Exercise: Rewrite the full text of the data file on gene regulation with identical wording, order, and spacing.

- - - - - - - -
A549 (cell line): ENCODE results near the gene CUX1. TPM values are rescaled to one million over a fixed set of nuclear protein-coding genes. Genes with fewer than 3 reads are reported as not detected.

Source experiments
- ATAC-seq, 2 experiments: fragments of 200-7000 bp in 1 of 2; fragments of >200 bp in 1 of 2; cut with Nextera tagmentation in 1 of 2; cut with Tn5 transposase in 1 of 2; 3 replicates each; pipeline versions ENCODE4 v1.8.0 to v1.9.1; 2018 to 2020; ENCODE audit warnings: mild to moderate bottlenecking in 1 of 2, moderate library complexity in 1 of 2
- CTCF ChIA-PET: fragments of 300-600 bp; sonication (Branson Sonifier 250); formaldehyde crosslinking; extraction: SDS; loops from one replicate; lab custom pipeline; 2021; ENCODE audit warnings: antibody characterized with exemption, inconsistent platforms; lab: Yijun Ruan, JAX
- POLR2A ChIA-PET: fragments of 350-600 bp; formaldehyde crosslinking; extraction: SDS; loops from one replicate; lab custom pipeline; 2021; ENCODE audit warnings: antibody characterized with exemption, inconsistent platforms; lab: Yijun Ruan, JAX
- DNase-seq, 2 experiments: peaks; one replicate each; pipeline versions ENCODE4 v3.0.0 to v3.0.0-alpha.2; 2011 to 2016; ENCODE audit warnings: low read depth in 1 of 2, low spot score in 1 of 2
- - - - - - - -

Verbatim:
A549 (cell line): ENCODE results near the gene CUX1. TPM values are rescaled to one million over a fixed set of nuclear protein-coding genes. Genes with fewer than 3 reads are reported as not detected.

Source experiments
- ATAC-seq, 2 experiments: fragments of 200-7000 bp in 1 of 2; fragments of >200 bp in 1 of 2; cut with Nextera tagmentation in 1 of 2; cut with Tn5 transposase in 1 of 2; 3 replicates each; pipeline versions ENCODE4 v1.8.0 to v1.9.1; 2018 to 2020; ENCODE audit warnings: mild to moderate bottlenecking in 1 of 2, moderate library complexity in 1 of 2
- CTCF ChIA-PET: fragments of 300-600 bp; sonication (Branson Sonifier 250); formaldehyde crosslinking; extraction: SDS; loops from one replicate; lab custom pipeline; 2021; ENCODE audit warnings: antibody characterized with exemption, inconsistent platforms; lab: Yijun Ruan, JAX
- POLR2A ChIA-PET: fragments of 350-600 bp; formaldehyde crosslinking; extraction: SDS; loops from one replicate; lab custom pipeline; 2021; ENCODE audit warnings: antibody characterized with exemption, inconsistent platforms; lab: Yijun Ruan, JAX
- DNase-seq, 2 experiments: peaks; one replicate each; pipeline versions ENCODE4 v3.0.0 to v3.0.0-alpha.2; 2011 to 2016; ENCODE audit warnings: low read depth in 1 of 2, low spot score in 1 of 2